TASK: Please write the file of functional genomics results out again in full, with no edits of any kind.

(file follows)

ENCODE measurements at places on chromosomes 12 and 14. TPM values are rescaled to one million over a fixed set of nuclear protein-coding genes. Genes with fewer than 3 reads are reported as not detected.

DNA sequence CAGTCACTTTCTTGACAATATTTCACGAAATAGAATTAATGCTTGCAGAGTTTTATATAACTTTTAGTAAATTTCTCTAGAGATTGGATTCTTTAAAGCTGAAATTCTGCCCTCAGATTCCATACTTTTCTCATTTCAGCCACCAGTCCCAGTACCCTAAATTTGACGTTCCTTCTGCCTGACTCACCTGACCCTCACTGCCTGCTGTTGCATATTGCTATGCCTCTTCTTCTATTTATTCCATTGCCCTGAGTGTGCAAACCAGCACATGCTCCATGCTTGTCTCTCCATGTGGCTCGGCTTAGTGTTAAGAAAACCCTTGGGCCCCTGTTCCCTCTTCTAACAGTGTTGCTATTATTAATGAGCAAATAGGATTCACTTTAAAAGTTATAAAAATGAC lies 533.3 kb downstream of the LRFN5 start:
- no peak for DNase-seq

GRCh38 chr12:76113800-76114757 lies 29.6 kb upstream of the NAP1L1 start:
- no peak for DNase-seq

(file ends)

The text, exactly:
ENCODE measurements at places on chromosomes 12 and 14. TPM values are rescaled to one million over a fixed set of nuclear protein-coding genes. Genes with fewer than 3 reads are reported as not detected.

DNA sequence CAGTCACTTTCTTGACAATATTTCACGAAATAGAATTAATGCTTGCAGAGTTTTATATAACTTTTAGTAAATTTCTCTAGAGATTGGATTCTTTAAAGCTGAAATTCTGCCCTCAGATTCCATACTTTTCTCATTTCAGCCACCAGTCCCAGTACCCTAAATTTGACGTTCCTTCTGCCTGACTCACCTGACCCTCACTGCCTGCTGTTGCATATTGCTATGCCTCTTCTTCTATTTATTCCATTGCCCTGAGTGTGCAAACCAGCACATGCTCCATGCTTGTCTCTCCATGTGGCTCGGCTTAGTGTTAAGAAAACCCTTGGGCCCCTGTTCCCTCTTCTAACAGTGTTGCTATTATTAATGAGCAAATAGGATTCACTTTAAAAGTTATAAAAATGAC lies 533.3 kb downstream of the LRFN5 start:
- no peak for DNase-seq

GRCh38 chr12:76113800-76114757 lies 29.6 kb upstream of the NAP1L1 start:
- no peak for DNase-seq